• Geremia, I'm not sure I understand the answer. Could you simplify the english on the last citation please? (specially the part of «much more will he fulfill their downfalls on account of the benefit for the whole world») It's because I'm not sure if you really answer the point. Are you saying that if the Jews didn't fall, we wouldn't have been saved?(this is the second possibility/position in my question, that of just loving Jacob, but not Esau) Is this position based on something philosophical like this is the best of the possible worlds or on a theological basis? Feb 2 '15 at 11:28
  • Also, thanks for the interest in this question, Geremia Feb 2 '15 at 11:29
  • addendum: That last citation seems to go against my 1st citation of St. Pauls, where he writes that the inclusion of jews will bring greater riches... Feb 2 '15 at 11:35
  • @Anoldmaninthesea. The English translation I quoted above is that of Boguslawski. The Aquinas Institute's translation of §884 runs thus: "…if for the benefit of the whole world God permitted the Jews to do wrong and be diminished, much more will he repair their disaster for the benefit of the whole world." The phrase "implebit ruinas eorum" literally means "he will fill their ruins;" Boguslawski's transl. captures the meaning better. The phrase has negative connotations.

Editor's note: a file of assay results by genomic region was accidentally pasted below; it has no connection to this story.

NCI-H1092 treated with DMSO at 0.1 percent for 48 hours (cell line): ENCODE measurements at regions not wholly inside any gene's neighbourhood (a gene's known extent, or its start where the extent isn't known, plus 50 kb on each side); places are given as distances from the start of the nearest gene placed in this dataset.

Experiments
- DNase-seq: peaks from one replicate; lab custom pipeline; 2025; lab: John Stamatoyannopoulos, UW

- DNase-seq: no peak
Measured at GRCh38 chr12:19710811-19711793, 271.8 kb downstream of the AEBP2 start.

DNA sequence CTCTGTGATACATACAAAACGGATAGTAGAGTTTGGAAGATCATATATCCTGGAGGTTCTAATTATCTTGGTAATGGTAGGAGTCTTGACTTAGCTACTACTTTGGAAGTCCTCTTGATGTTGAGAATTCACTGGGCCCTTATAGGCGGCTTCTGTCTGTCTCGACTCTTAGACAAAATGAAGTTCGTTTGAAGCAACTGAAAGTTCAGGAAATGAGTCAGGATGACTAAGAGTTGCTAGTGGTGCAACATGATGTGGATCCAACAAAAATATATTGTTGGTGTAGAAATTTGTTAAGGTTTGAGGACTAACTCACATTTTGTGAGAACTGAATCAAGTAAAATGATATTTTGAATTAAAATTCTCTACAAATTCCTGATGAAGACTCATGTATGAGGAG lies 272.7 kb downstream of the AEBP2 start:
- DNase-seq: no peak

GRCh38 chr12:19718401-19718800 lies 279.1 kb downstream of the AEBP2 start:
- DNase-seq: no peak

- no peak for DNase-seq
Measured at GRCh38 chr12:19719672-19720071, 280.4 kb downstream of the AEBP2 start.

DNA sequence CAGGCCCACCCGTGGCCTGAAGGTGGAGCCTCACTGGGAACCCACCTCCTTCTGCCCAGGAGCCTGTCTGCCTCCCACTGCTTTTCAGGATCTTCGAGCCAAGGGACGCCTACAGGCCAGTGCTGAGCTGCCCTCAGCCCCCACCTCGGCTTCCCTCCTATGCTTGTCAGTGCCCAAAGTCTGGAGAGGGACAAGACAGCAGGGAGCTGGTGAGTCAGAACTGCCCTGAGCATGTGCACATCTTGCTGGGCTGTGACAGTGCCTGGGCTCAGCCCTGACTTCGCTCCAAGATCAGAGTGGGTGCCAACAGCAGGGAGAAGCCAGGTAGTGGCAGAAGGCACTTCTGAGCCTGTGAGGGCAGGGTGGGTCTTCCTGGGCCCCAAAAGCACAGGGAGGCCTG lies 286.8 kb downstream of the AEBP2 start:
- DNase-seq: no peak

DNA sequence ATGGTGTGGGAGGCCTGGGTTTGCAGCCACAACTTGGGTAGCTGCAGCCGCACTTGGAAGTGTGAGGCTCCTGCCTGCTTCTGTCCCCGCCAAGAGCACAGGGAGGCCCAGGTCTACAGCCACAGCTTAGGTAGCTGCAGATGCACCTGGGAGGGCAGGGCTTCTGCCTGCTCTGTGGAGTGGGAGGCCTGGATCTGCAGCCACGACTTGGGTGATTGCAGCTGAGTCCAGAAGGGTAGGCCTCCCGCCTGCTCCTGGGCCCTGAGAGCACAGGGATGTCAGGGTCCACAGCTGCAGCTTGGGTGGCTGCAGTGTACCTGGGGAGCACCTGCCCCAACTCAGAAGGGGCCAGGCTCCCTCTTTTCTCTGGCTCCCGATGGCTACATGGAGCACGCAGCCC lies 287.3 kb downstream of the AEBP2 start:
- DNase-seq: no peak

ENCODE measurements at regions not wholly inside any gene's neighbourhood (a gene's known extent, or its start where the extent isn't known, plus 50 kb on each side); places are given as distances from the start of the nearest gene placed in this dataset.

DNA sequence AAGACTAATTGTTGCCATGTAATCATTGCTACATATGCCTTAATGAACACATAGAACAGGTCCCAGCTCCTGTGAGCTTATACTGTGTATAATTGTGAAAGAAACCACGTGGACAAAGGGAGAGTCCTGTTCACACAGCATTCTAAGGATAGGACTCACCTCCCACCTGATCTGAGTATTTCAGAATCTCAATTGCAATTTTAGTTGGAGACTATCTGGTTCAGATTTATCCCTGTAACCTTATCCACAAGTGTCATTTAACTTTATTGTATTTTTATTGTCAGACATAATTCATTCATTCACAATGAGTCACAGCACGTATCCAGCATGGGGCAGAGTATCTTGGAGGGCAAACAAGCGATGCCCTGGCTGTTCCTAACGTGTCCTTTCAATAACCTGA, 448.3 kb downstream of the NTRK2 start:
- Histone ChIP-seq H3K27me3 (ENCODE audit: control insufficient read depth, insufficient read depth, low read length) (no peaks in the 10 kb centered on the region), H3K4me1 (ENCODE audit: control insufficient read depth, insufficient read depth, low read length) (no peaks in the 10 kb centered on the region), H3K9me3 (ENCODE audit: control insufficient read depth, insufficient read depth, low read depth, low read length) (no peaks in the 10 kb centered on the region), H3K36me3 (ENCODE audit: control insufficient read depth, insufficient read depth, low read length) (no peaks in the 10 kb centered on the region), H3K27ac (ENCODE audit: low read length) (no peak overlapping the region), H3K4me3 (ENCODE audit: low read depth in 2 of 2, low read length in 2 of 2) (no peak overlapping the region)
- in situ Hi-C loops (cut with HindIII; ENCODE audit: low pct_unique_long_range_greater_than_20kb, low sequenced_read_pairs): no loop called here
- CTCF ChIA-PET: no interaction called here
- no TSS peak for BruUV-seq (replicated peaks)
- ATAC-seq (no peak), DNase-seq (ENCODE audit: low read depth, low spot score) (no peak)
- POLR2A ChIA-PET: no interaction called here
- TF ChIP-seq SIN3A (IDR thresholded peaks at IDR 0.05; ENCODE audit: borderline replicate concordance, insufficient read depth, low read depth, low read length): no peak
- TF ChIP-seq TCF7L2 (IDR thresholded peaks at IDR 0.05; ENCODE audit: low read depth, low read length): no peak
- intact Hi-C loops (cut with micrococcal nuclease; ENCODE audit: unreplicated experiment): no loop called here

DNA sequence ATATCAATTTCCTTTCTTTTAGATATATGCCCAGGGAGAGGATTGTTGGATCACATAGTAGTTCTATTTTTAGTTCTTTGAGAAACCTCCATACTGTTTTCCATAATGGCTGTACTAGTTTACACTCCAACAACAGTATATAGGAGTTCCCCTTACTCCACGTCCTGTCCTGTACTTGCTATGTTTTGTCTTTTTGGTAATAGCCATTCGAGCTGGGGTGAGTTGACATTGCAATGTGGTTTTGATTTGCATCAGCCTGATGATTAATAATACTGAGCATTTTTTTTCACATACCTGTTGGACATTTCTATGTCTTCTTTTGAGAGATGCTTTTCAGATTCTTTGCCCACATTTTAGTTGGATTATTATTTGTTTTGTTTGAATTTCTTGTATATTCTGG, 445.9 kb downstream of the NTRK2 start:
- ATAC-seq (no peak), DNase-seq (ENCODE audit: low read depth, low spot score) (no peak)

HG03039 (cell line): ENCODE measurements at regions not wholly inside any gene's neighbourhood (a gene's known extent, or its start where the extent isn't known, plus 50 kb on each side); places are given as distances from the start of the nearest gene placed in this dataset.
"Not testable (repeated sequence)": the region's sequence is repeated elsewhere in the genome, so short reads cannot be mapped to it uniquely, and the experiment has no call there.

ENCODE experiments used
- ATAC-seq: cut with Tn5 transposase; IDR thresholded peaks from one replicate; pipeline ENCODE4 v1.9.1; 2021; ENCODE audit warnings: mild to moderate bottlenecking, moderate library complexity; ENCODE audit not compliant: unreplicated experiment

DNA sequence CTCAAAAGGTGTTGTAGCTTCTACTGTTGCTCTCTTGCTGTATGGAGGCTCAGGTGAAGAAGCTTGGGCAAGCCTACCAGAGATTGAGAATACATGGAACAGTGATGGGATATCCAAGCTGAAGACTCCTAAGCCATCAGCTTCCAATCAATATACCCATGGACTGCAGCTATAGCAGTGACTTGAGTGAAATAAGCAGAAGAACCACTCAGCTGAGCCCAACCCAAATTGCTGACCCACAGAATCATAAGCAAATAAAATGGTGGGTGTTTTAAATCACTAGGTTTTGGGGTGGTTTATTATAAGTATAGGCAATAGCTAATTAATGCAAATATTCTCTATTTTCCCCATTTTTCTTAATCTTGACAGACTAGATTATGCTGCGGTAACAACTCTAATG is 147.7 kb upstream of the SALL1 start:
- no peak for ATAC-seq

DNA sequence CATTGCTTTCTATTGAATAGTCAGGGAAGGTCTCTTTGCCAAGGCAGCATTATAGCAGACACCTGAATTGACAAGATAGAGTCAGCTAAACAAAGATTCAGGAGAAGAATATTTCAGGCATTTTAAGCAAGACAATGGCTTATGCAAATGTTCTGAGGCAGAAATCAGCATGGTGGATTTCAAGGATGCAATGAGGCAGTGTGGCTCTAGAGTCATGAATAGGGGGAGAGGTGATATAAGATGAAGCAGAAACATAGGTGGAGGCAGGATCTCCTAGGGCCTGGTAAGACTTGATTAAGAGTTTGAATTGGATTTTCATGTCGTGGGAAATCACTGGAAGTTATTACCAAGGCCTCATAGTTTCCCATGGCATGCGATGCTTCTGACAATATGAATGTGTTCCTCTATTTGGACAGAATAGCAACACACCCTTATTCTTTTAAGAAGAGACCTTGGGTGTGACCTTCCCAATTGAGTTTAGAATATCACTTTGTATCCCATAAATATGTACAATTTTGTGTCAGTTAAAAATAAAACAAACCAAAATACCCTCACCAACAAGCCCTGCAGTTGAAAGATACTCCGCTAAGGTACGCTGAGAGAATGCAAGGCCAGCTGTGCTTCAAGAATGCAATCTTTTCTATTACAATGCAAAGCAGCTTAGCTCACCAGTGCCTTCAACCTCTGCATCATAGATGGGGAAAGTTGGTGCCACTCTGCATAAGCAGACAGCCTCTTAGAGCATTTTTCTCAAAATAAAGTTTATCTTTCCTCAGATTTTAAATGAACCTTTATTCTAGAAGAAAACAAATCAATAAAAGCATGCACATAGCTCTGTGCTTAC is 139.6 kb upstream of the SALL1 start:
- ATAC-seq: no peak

– Geremia
    Apr 11 '17 at 18:33
  • @Anoldmaninthesea. Ps. 110:6, part of which St. Jerome translates as "implebit ruinas," has a negative sense. The Rheims transl. of 109:6 renders St. Jerome's Latin this way: "He shall judge among nations, he shall fill ruins ("implebit ruinas"): he shall crush the heads in the land of the many."
    – Geremia
    Apr 11 '17 at 18:34
Israel could not have accepted Christ as their King because it was not written that way.  

Yet Israel does accept Christ as their King, true Israel in the calling of all the disciples and all Who Loved him (Acts chapter 2) and the subsequent thousands that believed by their word even unto this very day.

They are God's New Creation. They accept Christ as their King as we are true Israel brought forth as a child of promise from God's a new heavens. (Rev.12)
This might help, from Acts 3:23

anyone who does not listen to him (Christ) will be completely cut off from among his people.

In conclusion there would be two groups: those who accept Christ who are the new creation, and those who do not accept Christ and are completely cut off.

  • This answer would be improved if you spelled out a bit more clearly the Catholic view on the New Israel, and maybe even provided a link to a source that may go into deeper detail. The question did ask for the Catholic perspective, which usually involves a bit of theology. I edited this for format. Please review to make sure you meaning was retained, and please improve the question by supporting it with sources that reflect what the question asked for. Thanks. Nov 27 '17 at 14:29